Dan Barbarisi has a great article up in the Wall Street Journal today, looking at how baseball teams travel these days compared to the pre-9/11 days. Back then, they didn’t even go through security. They’d walk right from the bus to the plane without being screened, but now they go through the security process like everyone else, just in a slightly different way. They go through the security check at the stadium (going through the terminal would present a whole other set of problems), then ride screened buses with security right onto the tarmac. Give it a read, some pretty interesting stuff.
Those of us in Connecticut know all to well about the “great divide.” That is to say, half our state (the foolish half) is comprised of ravenous Red Sox fans. The other half of the population is comprised of the Yankee faithful (well, technically we have small portion of Mets fans too, but they don’t really count, right?). We get bombarded day in and day out with Yanks/Sox themed bar nights, rivalry lottery ticket contests, and just about everything else in between – which is honestly to be expected as we are literally in-between the two cities.
Mostly, what I find myself getting though is debatable points sent my direction. For example, just the other day, my friend Gregg, argued that Jarrod Saltalamacchia is having a better season than Russell Martin. My initial reaction was one of defiance as I instinctively rebuked the thought. The more I contemplated it however, the less outrageous the assertion seemed. So in the spirit of adding fuel to the fire, I decided to take a deeper look to see if the claim had any merit.
In terms of offense, I think both guys have their strengths. Both players have hit a respectable number of long balls – which is great considering their position. As to be expected, both have solid ISO marks (especially Salty, flashing some serious power at .224). Both have comparable batting averages, and wRC+ (runs per plate appearance — scaled where 100 is average, league/park adjusted and based off wOBA). And, of course, both have similar wOBAs. In terms of conventional stats, Jarrod has a significant advantage in slugging while Martin is about 20 points higher in on base percentage. One point that does work in Saltalamacchia’s favor though (at least for certain stats), is that he’s had almost 100 fewer plate appearances to work with.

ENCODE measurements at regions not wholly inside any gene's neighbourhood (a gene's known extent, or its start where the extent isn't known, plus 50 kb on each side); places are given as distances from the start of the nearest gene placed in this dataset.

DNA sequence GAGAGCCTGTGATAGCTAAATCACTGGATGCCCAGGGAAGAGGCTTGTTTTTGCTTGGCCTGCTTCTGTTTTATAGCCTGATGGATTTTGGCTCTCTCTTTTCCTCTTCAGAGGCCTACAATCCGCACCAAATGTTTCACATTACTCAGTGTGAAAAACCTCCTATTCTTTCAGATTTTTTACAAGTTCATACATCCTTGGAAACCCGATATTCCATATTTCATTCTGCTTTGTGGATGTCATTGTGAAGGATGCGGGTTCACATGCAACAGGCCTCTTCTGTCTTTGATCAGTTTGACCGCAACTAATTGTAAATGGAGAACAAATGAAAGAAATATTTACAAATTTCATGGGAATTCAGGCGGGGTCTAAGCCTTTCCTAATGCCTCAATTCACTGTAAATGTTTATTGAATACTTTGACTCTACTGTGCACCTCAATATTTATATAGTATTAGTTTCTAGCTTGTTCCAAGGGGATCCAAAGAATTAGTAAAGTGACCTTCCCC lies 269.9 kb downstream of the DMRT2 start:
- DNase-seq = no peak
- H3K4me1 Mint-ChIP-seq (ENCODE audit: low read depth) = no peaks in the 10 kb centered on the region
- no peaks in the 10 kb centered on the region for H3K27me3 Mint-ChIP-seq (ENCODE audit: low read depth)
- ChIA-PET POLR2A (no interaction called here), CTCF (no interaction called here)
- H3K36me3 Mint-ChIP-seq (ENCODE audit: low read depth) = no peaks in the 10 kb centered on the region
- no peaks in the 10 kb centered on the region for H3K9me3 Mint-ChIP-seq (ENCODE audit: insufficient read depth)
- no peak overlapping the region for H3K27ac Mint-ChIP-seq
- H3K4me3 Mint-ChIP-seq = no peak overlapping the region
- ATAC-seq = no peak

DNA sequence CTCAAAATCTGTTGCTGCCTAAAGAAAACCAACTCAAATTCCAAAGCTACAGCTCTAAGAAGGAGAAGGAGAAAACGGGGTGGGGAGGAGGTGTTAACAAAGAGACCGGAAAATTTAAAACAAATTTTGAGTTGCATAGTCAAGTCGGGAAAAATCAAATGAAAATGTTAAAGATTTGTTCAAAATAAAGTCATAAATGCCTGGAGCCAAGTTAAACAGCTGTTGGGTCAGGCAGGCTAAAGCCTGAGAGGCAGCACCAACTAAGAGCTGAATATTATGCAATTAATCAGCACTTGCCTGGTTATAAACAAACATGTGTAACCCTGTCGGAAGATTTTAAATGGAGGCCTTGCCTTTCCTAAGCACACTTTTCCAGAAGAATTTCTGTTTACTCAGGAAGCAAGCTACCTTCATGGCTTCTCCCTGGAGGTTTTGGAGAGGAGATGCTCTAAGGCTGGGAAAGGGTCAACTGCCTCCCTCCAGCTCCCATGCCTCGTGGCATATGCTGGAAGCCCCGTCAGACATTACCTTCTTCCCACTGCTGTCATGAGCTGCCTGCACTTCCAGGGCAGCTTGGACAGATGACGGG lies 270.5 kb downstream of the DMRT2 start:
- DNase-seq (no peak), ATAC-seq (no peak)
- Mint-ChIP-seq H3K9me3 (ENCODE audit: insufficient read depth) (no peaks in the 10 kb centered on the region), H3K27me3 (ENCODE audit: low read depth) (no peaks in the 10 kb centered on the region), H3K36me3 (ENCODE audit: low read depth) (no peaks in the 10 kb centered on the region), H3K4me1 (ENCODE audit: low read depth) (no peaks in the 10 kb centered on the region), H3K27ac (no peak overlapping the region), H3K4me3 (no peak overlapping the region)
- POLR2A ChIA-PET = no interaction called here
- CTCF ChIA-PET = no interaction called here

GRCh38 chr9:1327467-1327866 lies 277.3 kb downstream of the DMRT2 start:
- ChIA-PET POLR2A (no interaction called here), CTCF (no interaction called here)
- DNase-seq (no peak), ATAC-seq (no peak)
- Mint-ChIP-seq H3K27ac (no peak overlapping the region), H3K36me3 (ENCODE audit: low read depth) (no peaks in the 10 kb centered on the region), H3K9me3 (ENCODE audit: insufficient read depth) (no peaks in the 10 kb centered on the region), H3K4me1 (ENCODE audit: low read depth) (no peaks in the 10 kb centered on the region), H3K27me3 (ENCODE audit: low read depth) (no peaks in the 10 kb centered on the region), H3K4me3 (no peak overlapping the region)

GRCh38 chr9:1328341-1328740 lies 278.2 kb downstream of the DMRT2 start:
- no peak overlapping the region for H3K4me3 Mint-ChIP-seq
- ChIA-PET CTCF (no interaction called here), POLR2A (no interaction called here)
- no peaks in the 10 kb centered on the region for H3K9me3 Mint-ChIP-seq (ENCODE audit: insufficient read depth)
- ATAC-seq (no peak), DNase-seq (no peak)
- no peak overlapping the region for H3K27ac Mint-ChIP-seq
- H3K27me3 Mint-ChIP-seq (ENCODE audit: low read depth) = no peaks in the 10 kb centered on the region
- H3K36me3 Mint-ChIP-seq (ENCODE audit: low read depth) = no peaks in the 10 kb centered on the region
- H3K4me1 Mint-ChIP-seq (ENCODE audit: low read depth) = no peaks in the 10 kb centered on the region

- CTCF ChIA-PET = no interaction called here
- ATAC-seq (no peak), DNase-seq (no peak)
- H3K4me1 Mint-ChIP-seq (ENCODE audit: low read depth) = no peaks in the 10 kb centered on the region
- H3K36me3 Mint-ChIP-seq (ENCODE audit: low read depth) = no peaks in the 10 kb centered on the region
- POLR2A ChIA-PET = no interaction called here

What I found rather curious though was each player’s BABIP. Jarrod is sitting at a comfortable .315 on the season which is fairly close to his career norm of .326. Martin on the other hand is at .255 which is well below his career average of .296. This isn’t to say that Martin’s been victimized by astronomically poor lucky necessarily, but it does show that his batting average has taken a bit of a dive for reasons that may have been somewhat out of his control. I suspect some of those weakly hit infield shots could have been resultant of some of the nagging injuries Martin experienced earlier on in the season.
For what it’s worth, I think one could certainly make a case, though, that Martin’s been a substantially more disciplined batter. His walk rate is a good deal higher and K/9% is also substantially less. Moreover, when considering O-Swing% (the percentage of pitches swung at that are outside the strike zone), Jarrod has a 35.4% compared to Martin’s 23.8%. While perhaps neither guy qualifies as an offensively “elite” catcher (I mean honestly, it’s not like they’re a dime a dozen to begin with), both clearly have some pop and are capable with the bat. Neither is likely to bat fourth in the lineup, but neither is the black hole that is typically associated with the position by any means either.
In terms of base running, I initially thought the hands down favorite was Martin. In terms of stolen bases, Martin has eight to Jarrod’s one. Martin has also had seasons in the past where he’s accumulated double digit steals (he actually had 21 in 2007 and 18 in 2008). As we all know though, stealing bases is only one part of dominating the base paths. Baseball Prospectus’ EqBRR stat tries to account for this (it includes stolen bases, advancement from various types of hits, along with wild pitches) shows that once again, the catchers have a lot in common. Martin’s scores a -1.0 (for a point of reference, Jorge’s earned a -4.4 this year) while Salty’s rates as -1.1. Neither is Juan Pierre on the base baths (11.6) by any stretch of the imagination, but as far as catchers go, neither is terrible.